Facebook has found yet another way to try to loosen Twitter's grip on the news cycle by tweaking the algorithm on its News Feed.
The firm announced Monday that users may see fewer memes and more links to stories relating to current affairs and sports. "Our surveys show that, on average, people prefer links to high-quality articles about current events, their favorite sports team, or shared interests to the latest meme," wrote Varun Kacholia, engineering manager, and Minwen Ji, software engineer, on the Facebook blog.
"Starting soon, we’ll be doing a better job of distinguishing between a high-quality article on a website versus a meme photo hosted somewhere other than Facebook when people click on those stories on mobile. This means that high-quality articles you or others read may show up a bit more prominently in your News Feed, and meme photos may show up a bit less prominently."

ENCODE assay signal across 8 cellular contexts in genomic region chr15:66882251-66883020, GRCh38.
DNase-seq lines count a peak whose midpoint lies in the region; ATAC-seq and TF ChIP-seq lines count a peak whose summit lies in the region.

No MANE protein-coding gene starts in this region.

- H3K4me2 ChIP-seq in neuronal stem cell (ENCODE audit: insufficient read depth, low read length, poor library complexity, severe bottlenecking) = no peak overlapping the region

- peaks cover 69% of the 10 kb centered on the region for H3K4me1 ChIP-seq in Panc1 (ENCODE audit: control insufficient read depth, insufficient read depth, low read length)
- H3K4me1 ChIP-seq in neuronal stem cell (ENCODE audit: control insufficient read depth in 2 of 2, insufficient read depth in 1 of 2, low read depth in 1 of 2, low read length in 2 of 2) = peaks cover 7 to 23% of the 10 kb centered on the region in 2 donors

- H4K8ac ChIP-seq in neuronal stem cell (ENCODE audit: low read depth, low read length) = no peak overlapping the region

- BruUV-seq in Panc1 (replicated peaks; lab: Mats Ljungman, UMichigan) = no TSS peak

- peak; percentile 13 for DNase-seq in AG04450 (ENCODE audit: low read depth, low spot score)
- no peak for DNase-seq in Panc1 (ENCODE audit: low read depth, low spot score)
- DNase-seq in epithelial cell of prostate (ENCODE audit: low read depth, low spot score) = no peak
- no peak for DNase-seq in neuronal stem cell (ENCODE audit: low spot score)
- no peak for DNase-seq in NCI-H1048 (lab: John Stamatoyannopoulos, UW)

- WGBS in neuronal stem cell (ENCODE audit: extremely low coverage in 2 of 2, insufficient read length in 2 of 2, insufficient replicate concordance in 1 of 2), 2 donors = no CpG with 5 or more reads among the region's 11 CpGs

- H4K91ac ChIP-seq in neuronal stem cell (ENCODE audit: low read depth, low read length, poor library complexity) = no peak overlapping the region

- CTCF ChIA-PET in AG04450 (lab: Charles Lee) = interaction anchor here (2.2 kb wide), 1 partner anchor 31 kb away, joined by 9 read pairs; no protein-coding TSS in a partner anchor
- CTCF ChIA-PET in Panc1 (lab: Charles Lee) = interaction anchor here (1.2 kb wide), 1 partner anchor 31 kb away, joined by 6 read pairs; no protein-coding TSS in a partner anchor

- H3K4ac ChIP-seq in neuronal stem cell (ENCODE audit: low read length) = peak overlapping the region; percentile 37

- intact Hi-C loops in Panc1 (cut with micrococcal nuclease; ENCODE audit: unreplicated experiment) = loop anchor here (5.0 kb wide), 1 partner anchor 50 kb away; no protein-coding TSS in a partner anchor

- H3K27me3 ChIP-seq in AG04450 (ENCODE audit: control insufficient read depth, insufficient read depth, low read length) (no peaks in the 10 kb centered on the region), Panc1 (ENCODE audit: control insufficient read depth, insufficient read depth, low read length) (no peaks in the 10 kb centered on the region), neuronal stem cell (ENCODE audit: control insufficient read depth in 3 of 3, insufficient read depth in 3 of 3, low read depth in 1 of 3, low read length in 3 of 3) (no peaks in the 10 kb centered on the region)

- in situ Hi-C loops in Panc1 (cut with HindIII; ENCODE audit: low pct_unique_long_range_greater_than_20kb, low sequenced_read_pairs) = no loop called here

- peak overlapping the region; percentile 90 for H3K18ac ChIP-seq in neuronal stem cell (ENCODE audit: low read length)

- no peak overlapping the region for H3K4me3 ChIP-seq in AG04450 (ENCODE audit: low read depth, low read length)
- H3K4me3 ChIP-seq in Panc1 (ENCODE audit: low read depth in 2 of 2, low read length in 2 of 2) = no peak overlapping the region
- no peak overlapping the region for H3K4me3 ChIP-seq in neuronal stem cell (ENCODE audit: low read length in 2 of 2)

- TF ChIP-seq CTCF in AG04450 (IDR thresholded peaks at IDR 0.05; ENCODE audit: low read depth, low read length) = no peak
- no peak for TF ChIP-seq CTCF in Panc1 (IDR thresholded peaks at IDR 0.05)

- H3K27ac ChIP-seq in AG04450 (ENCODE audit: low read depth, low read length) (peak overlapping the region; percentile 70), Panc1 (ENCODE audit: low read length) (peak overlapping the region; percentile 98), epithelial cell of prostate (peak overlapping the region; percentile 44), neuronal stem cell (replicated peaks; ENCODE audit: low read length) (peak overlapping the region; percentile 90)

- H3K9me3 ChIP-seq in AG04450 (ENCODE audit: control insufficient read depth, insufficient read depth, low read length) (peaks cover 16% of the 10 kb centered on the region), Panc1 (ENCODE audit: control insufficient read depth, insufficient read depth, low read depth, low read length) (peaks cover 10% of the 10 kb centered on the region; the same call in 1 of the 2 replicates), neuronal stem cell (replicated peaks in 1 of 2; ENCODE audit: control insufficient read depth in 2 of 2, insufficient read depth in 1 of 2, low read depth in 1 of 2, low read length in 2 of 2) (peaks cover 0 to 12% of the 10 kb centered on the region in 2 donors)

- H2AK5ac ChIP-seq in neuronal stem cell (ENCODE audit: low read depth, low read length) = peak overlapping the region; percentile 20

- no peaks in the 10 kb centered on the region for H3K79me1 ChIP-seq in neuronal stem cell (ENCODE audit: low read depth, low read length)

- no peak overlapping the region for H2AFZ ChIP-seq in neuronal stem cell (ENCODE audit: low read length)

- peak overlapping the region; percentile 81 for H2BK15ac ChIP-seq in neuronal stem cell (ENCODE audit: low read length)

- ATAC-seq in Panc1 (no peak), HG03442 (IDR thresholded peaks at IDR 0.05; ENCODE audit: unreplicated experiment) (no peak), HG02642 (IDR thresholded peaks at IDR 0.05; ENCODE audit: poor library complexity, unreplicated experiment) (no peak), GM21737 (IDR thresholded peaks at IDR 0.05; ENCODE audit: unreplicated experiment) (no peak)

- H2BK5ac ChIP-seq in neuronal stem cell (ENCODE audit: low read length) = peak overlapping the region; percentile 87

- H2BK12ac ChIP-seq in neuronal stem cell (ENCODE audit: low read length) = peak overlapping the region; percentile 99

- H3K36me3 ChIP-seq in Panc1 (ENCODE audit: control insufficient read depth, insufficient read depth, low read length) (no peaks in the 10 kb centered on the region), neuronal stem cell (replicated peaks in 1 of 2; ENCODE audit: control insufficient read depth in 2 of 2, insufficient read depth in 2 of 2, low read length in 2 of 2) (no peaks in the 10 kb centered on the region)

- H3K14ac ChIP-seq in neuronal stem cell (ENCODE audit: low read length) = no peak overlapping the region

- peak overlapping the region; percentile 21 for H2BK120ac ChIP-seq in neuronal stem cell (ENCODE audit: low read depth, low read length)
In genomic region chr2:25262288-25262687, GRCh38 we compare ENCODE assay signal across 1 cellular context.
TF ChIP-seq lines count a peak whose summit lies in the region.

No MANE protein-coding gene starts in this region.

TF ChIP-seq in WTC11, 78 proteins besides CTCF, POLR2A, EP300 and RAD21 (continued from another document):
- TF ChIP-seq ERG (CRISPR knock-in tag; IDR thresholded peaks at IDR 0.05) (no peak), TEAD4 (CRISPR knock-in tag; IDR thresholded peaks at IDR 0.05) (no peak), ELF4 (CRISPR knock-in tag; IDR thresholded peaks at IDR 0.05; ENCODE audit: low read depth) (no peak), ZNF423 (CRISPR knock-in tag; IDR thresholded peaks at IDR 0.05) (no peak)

It's hard to predict whether this move will appeal to the highly coveted teenage demographic. On one hand, most teens like their memes—so much so that Time magazine recently referred to millennials as the "me me me generation." On the other, they like to solve social problems and help others. Teenage Facebook use is dropping, and the firm is doing everything it can to stem the outgoing tide, from fiddling with its privacy settings to offering big money for teen-friendly startups.
The firm is already attempting to muscle in on Twitter's other sphere of dominance: television. Last month, it updated its Android app to alert users when a TV show whose page they had liked on Facebook was about to start transmitting.